[ANNOUNCEMENT] New package: mingw64-x86_64-gcc-4.5.1-1

Charles Wilson cygwin@cwilson.fastmail.fm
Tue Sep 14 15:47:00 GMT 2010

On 9/14/2010 7:18 AM, Corinna Vinschen wrote:
> On Sep 14 18:15, JonY wrote:
>> What do you suggest the fix should be?
> I really don't know, but it's certainly not a fix in Cygwin.  The fact
> that /usr/bin is a mount point to /bin is nothing which wouldn't be 
> allowed under Linux as well.  There's a default mechanism in gcc which
> evaluates the paths to the tools, headers and libdb dirs by massaging
> the $prefix and $exec_prefix values in some way.  I assume you can
> work around this issue by using slightly different values, but I'm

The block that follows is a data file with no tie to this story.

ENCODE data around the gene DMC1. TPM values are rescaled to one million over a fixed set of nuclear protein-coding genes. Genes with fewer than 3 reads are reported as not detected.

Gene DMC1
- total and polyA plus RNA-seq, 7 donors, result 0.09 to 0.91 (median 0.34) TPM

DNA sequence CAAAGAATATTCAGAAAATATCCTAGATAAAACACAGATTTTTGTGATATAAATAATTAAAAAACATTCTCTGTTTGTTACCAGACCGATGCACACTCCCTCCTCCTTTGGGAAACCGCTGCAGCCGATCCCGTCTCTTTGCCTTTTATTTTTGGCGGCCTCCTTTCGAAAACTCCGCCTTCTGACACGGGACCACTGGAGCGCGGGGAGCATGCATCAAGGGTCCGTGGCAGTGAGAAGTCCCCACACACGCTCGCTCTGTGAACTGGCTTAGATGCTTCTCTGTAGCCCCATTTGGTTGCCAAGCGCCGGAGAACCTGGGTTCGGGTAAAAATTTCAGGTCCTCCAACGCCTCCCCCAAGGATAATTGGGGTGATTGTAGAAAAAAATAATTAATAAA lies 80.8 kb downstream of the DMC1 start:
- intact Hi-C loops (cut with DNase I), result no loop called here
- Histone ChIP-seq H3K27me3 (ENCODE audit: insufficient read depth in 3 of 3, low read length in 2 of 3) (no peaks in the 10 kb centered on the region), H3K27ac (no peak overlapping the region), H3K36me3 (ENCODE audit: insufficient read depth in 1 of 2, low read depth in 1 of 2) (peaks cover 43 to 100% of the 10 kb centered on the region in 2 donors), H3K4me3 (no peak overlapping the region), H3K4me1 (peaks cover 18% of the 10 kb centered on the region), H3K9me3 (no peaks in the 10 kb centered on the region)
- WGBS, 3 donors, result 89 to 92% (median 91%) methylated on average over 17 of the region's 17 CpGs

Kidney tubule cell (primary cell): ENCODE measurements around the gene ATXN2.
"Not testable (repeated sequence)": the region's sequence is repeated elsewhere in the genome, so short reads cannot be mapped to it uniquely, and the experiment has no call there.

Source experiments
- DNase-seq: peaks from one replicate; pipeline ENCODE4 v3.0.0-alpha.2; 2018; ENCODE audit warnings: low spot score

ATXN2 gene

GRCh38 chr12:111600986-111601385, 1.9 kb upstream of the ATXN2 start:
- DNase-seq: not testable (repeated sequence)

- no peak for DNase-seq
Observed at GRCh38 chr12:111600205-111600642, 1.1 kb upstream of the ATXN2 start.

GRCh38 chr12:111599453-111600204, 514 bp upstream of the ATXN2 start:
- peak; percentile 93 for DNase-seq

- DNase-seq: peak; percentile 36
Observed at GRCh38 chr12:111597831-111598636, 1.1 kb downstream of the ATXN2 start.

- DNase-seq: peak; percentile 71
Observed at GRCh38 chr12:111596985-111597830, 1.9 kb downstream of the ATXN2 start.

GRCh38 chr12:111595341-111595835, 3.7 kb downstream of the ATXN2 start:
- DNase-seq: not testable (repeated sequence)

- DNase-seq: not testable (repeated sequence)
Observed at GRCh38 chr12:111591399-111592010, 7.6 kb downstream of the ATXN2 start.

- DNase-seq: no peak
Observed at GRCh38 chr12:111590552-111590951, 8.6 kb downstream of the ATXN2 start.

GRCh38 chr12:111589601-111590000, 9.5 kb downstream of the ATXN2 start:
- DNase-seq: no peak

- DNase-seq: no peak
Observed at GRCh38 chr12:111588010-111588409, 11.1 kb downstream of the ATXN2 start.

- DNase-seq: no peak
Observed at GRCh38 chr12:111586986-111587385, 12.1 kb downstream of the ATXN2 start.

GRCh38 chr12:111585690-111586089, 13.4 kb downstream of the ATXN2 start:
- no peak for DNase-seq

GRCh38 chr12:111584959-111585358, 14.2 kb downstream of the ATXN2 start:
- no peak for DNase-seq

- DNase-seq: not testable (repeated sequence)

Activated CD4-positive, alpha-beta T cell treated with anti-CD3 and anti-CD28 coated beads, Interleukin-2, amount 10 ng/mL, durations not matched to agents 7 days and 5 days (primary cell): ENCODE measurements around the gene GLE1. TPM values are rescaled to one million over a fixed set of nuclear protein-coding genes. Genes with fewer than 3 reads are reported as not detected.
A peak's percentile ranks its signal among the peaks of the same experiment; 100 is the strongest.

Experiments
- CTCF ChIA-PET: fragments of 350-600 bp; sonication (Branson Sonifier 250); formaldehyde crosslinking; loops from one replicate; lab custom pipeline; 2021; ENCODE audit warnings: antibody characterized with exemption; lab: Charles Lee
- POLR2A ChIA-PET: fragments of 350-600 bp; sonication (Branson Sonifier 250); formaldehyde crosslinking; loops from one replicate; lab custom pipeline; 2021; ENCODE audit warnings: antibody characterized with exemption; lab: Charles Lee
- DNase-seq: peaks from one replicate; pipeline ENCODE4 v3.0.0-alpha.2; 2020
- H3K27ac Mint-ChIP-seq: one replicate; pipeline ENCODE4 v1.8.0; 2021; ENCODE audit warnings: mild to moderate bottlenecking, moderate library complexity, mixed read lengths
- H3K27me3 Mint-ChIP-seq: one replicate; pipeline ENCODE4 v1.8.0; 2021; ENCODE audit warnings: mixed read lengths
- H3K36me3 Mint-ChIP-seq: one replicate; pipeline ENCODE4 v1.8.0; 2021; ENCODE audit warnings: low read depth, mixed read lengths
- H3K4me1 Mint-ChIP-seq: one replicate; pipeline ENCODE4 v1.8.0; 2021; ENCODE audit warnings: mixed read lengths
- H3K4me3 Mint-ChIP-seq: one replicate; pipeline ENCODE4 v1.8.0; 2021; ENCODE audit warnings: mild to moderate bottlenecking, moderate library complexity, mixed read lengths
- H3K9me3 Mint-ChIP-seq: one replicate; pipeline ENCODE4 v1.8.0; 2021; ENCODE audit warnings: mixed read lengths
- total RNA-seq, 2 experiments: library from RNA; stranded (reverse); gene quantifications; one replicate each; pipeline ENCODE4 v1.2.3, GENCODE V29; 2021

> not fluent enough with the path evaluationin gcc to suggest the
> correct solution, for a given value of "correct".

Actually, I don't think this "problem" is all that critical.  I think
that in order to trigger it, you have to do some fairly unusual things:
set your $PATH so that /bin precedes /usr/bin (which, in most cases, has
zero effect...so why would you do that?), or deliberately invoke the
compiler by one of its full PATH specifications (that is not the "usual"
/usr/bin/ one).

I think I'd just put a note in the README, the "Port Notes" section,
like this:

If you invoke the compiler or other tools using a path like this:
	/bin/x86_64-w64-mingw32-gcc ...
rather than these
	/usr/bin/x86_64-w64-mingw32-gcc ...
	x86_64-w64-mingw32-gcc ...
you may see errors.  If you must invoke the compiler using the /bin
formulation, you can avoid these errors by creating a temporary mount
point (or add the following to your ~/.bashrc):
	mount -o bind /usr/x86_64-w32-mingw32 /x86_64-w32-mingw32

This can certainly wait until the next normal package update. At least,
that's my opinion...


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